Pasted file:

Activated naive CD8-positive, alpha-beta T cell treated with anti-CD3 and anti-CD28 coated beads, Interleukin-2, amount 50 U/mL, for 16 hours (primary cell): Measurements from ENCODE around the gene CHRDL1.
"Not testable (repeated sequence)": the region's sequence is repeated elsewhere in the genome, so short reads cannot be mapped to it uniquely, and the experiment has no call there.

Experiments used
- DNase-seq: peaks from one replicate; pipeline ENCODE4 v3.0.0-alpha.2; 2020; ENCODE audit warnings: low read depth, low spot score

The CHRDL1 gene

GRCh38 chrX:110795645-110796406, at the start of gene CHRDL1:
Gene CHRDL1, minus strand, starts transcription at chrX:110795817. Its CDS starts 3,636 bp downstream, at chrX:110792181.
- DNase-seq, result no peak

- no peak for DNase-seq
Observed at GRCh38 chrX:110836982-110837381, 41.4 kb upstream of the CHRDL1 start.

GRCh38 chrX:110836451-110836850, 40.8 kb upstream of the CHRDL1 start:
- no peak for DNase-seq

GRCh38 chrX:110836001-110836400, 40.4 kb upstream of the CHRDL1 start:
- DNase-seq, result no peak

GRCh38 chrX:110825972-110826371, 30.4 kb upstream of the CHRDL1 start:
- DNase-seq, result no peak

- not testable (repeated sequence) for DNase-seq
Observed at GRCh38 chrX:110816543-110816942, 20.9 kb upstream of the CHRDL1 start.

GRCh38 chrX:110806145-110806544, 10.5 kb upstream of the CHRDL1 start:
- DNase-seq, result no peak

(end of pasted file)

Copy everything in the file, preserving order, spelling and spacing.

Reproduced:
Activated naive CD8-positive, alpha-beta T cell treated with anti-CD3 and anti-CD28 coated beads, Interleukin-2, amount 50 U/mL, for 16 hours (primary cell): Measurements from ENCODE around the gene CHRDL1.
"Not testable (repeated sequence)": the region's sequence is repeated elsewhere in the genome, so short reads cannot be mapped to it uniquely, and the experiment has no call there.

Experiments used
- DNase-seq: peaks from one replicate; pipeline ENCODE4 v3.0.0-alpha.2; 2020; ENCODE audit warnings: low read depth, low spot score

The CHRDL1 gene

GRCh38 chrX:110795645-110796406, at the start of gene CHRDL1:
Gene CHRDL1, minus strand, starts transcription at chrX:110795817. Its CDS starts 3,636 bp downstream, at chrX:110792181.
- DNase-seq, result no peak

- no peak for DNase-seq
Observed at GRCh38 chrX:110836982-110837381, 41.4 kb upstream of the CHRDL1 start.

GRCh38 chrX:110836451-110836850, 40.8 kb upstream of the CHRDL1 start:
- no peak for DNase-seq

GRCh38 chrX:110836001-110836400, 40.4 kb upstream of the CHRDL1 start:
- DNase-seq, result no peak

GRCh38 chrX:110825972-110826371, 30.4 kb upstream of the CHRDL1 start:
- DNase-seq, result no peak

- not testable (repeated sequence) for DNase-seq
Observed at GRCh38 chrX:110816543-110816942, 20.9 kb upstream of the CHRDL1 start.

GRCh38 chrX:110806145-110806544, 10.5 kb upstream of the CHRDL1 start:
- DNase-seq, result no peak